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Bajra vs Quinoa

Various types of grains placed on a brass spoon


This will be a close call, guys! Read up!

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You must have seen fitness influencers on Instagram Reels claiming to have shed those extra kilos thanks to their quinoa salad bowls! Or heard your ‘gym bro’ brag about his love for this ‘pseudo-cereal’. New, must-have superfoods keep hitting our markets too frequently before we can even decide on which one to try! Quinoa has been leading this fad for quite some time now.

However, we forget that our desi grains like millets (bajra, jowar and ragi and more fall under this category)—are equally great. Let’s take a closer look at how our local bajra (pearl millet) fares against the videshi quinoa!


Fresh quinoa tabbouleh salad with tomatoes, peppers and cucumbers

Both quinoa and bajra are naturally gluten-free. Both also are great sources for fibre and magnesium. Fibre is great for gut health, aids in digestion, and keeps you fuller for long! Magnesium is great for heart health and also can keep blood sugar levels in check. They are rich in antioxidants, which our bodies need to fight off disease-causing free radicals. 

The major nutritional difference between the two grains is their amino acid profiles: Quinoa is a complete protein and contains all nine amino acids human bodies can’t produce on their own! While bajra is a great source of protein it isn’t a complete one. So, while both are great for vegans or vegetarians who don’t eat animal protein—you’ll need to add a complete source of protein if you switch to millets. Fret not, you can add other complete proteins to your bajra rotis or salads—such as soy, chia seeds and so on.

VERDICT: Quinoa leads round one by a narrow margin for being a complete protein!


bajra / sorghum ki roti or pearl millet flat bread

Quinoa is native to South America. Though, they’re now cultivated in 70 countries across continents. However, it’s hard on your wallet! Bajra on the other hand, is a fraction of the cost of its videshi superfood counterpart!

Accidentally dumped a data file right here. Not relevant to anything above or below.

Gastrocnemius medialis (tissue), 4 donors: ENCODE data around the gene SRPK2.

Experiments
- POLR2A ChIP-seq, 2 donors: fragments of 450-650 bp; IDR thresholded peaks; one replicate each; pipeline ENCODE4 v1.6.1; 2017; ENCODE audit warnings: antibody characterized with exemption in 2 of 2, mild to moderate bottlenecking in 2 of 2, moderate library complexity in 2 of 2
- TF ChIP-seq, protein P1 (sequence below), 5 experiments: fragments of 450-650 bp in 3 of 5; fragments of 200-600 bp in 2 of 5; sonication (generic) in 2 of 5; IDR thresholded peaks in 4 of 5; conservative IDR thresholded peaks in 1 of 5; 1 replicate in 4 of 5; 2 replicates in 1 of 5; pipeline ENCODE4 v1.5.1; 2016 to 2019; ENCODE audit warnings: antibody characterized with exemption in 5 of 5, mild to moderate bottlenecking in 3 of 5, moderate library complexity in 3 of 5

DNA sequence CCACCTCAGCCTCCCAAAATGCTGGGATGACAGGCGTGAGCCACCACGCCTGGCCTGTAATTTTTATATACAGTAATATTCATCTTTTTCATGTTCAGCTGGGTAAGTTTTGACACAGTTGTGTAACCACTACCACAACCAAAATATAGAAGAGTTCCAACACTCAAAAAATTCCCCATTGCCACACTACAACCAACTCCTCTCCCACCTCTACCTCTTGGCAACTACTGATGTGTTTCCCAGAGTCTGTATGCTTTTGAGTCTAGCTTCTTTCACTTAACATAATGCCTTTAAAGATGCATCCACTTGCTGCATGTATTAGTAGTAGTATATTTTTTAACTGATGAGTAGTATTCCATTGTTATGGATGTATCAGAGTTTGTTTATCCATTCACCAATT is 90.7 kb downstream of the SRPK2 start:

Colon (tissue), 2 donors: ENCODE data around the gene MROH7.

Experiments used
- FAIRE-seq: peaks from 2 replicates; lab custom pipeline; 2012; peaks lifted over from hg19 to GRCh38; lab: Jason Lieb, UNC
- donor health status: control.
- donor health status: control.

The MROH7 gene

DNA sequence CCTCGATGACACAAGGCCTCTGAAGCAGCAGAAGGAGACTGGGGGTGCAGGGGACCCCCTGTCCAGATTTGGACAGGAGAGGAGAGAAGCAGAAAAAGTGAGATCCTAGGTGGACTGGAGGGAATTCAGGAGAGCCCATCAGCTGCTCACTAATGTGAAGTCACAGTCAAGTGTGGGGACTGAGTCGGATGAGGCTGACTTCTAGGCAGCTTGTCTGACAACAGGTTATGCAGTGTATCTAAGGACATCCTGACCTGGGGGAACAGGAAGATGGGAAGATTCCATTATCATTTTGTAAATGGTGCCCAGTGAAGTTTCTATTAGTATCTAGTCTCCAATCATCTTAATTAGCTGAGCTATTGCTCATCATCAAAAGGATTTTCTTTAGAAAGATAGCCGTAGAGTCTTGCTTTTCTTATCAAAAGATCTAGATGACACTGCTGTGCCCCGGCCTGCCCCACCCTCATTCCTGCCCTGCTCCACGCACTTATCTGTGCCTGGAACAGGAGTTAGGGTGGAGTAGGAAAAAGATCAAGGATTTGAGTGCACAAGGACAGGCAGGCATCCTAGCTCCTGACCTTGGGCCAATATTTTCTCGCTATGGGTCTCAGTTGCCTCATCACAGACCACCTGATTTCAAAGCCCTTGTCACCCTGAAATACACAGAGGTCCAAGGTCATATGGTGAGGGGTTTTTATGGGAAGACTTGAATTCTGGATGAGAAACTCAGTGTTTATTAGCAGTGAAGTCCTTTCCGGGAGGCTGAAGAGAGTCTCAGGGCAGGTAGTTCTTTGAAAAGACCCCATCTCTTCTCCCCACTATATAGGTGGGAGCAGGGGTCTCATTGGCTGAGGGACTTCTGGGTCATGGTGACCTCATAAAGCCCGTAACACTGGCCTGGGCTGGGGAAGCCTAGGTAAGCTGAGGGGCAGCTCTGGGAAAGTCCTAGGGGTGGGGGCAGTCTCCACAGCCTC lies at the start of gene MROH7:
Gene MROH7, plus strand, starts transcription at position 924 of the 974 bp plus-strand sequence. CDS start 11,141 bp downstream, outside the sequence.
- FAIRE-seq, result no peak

Bangalore-based Nutritionist Chandini Shetty says, “Our Indian millets like jowar, ragi and bajra are not only equally nutritious, but also much more affordable compared to quinoa. Affordability and availability are few of the main factors you have to look into when you’re educating the masses on various foods and their nutritional benefits.”

VERDICT: Bajra takes round two because it won’t send your monthly grocery budget for a toss!


Pearl Millet Field

Bajra or the rest of the millet family, are weeds that have withstood the test of time. They’ve been a part of our Indian diets. Their revival is essential as the world faces extreme climatic events due to global warming. The crop doesn’t require any fertilisers, too much water or pesticides to grow—and can, in fact, withstand drought or even very hot and cold temperatures! Besides, it’s indigenous to our country. 

Quinoa isn’t native to our country, and can have an environmental impact. Most millets are naturally non-GMO and pesticide-free. In looking for new-age strategies to control climate change and maintain adequate food production—global political leaders, policy makers and researchers are—trying to go back to the ‘old ways’ and focusing on reviving ancient grains like millets in order to secure the future.  

VERDICT: Bajra wins this round hands down!


Bajra wins by a small margin! We are in no way saying that you should give up quinoa, but our country has enough and more native superfoods that are equally nutrient-dense and also affordable! Definitely good for your health and your bank balance!


[All Images Credit: Shutterstock]